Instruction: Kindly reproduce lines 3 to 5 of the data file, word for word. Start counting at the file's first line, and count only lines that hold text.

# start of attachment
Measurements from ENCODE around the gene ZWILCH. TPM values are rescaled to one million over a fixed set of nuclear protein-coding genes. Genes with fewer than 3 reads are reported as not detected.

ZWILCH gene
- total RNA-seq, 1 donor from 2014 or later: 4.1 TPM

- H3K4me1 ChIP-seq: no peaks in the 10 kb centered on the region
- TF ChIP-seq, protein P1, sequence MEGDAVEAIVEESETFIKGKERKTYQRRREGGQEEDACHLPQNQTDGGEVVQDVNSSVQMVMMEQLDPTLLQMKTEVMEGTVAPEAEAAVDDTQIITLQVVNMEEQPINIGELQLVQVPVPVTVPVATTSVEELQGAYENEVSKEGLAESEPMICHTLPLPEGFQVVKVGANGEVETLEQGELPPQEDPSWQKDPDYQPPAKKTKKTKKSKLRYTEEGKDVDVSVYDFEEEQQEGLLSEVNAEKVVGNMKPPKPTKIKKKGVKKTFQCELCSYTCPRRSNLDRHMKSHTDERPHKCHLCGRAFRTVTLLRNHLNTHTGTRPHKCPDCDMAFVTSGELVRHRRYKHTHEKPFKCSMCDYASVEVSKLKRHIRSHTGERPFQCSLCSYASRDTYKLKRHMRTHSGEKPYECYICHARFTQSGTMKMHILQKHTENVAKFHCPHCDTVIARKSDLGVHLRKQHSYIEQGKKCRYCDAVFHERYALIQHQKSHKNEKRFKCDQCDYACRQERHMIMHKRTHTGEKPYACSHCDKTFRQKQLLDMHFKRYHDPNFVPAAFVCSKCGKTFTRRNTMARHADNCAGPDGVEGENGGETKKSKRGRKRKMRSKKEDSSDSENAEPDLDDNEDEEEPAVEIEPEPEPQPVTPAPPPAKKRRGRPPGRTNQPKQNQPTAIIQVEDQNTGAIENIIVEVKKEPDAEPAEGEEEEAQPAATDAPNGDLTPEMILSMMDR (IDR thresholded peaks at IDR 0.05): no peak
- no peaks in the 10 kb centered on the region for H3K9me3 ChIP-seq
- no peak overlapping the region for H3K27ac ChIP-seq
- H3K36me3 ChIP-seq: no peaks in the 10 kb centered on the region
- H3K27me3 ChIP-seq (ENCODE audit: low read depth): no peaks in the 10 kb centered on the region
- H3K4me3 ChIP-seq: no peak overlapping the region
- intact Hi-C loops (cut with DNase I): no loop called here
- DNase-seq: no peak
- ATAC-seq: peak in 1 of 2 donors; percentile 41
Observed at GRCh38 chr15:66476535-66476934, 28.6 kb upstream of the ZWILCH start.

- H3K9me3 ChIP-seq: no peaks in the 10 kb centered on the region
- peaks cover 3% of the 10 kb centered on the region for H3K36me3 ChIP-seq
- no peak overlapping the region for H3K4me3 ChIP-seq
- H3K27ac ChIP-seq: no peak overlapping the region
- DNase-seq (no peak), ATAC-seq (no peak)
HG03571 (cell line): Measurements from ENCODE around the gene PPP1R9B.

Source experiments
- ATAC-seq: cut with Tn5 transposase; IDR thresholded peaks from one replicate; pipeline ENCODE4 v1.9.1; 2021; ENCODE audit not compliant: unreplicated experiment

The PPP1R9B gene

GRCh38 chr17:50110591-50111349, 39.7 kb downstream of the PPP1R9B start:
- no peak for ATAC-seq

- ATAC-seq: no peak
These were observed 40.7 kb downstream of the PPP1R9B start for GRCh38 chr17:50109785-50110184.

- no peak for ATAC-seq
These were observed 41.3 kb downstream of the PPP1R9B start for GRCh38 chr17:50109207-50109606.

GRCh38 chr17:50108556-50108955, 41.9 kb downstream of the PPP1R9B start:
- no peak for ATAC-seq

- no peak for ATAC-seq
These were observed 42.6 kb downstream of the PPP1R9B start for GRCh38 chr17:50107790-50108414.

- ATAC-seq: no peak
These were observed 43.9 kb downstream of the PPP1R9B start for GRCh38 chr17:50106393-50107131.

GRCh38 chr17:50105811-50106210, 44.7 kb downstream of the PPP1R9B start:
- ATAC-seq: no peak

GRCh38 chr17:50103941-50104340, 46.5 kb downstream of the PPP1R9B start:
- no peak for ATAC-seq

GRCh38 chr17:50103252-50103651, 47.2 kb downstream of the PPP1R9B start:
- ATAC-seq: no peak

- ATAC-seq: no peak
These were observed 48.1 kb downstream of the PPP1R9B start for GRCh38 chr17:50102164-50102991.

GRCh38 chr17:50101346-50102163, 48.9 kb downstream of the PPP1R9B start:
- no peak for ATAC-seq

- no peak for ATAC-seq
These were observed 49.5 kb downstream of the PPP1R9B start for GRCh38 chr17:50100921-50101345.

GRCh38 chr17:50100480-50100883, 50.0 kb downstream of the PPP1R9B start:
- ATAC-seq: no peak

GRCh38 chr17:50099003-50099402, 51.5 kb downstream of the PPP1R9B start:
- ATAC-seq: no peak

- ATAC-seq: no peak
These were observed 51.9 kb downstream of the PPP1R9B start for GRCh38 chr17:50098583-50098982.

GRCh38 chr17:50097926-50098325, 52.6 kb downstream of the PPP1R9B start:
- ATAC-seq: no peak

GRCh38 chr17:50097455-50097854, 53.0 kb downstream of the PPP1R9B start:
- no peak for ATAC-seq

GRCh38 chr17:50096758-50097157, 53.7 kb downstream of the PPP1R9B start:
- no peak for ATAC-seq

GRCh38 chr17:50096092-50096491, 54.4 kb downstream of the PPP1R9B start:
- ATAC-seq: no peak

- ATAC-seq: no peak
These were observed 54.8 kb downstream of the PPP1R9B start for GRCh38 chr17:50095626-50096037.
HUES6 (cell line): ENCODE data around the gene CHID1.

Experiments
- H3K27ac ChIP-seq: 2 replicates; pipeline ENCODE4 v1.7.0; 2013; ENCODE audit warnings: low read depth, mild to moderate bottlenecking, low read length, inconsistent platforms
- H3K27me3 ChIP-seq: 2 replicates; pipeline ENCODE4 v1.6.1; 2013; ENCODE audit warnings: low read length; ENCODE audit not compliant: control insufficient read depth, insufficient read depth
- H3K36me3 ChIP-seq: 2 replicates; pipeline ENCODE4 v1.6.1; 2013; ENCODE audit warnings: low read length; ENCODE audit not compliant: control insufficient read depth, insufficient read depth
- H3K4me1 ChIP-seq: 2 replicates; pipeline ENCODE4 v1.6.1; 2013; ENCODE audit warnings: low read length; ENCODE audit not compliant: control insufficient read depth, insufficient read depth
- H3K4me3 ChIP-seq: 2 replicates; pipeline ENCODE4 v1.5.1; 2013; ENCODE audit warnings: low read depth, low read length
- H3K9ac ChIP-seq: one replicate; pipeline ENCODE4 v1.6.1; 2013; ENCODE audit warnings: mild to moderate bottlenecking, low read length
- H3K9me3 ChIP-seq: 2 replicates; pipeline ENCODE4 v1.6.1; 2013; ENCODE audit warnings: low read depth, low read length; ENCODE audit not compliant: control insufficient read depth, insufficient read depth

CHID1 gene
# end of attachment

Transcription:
- total RNA-seq, 1 donor from 2014 or later: 4.1 TPM

- H3K4me1 ChIP-seq: no peaks in the 10 kb centered on the region
- TF ChIP-seq, protein P1, sequence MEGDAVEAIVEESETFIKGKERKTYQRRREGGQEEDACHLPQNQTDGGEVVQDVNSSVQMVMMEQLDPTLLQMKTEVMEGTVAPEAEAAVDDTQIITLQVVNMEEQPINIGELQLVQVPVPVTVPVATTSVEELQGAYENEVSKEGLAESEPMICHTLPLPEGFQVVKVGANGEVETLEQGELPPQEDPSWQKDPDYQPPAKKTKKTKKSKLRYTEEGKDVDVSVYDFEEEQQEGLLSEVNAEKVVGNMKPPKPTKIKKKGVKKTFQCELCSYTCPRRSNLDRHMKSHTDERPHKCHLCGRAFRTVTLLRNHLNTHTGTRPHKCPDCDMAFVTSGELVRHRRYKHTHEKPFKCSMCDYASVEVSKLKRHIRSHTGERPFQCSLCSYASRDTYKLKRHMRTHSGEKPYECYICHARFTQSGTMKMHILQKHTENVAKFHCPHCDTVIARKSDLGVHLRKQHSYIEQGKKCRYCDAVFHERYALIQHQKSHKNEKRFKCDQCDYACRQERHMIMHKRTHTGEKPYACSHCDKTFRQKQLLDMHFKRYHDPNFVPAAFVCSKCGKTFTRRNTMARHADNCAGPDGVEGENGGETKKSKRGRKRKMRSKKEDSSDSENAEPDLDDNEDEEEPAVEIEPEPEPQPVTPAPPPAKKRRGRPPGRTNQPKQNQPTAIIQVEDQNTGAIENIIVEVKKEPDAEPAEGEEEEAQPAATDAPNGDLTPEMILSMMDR (IDR thresholded peaks at IDR 0.05): no peak